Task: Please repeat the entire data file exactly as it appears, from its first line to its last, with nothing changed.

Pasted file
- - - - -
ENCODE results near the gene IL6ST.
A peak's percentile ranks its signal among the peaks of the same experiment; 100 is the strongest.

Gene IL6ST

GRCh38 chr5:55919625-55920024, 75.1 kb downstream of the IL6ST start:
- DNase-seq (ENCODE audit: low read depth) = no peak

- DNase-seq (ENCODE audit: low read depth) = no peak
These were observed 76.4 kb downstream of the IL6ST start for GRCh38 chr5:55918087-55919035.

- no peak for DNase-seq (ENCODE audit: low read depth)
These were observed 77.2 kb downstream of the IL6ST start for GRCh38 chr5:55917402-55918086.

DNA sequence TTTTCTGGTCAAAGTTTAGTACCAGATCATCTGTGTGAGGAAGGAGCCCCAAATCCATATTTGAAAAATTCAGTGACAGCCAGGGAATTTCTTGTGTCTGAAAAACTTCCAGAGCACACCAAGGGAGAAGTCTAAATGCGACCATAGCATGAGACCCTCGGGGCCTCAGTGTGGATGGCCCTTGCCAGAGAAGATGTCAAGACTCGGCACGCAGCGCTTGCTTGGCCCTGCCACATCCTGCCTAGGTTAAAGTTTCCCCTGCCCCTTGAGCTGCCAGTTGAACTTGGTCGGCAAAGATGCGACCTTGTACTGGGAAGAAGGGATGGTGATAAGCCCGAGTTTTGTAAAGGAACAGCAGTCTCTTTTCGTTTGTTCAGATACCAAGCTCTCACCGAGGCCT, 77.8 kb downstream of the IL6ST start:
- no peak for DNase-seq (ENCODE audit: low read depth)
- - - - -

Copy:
ENCODE results near the gene IL6ST.
A peak's percentile ranks its signal among the peaks of the same experiment; 100 is the strongest.

Gene IL6ST

GRCh38 chr5:55919625-55920024, 75.1 kb downstream of the IL6ST start:
- DNase-seq (ENCODE audit: low read depth) = no peak

- DNase-seq (ENCODE audit: low read depth) = no peak
These were observed 76.4 kb downstream of the IL6ST start for GRCh38 chr5:55918087-55919035.

- no peak for DNase-seq (ENCODE audit: low read depth)
These were observed 77.2 kb downstream of the IL6ST start for GRCh38 chr5:55917402-55918086.

DNA sequence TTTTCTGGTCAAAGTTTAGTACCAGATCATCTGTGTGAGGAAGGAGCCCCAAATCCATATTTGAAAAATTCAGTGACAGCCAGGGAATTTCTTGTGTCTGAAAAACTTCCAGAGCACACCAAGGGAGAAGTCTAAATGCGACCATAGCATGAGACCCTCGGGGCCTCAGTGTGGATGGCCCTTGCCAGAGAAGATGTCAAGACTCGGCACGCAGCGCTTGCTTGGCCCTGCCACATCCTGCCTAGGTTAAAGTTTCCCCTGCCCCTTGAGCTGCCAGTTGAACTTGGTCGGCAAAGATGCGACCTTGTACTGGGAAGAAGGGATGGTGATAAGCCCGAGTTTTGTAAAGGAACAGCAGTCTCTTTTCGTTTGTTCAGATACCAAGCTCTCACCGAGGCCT, 77.8 kb downstream of the IL6ST start:
- no peak for DNase-seq (ENCODE audit: low read depth)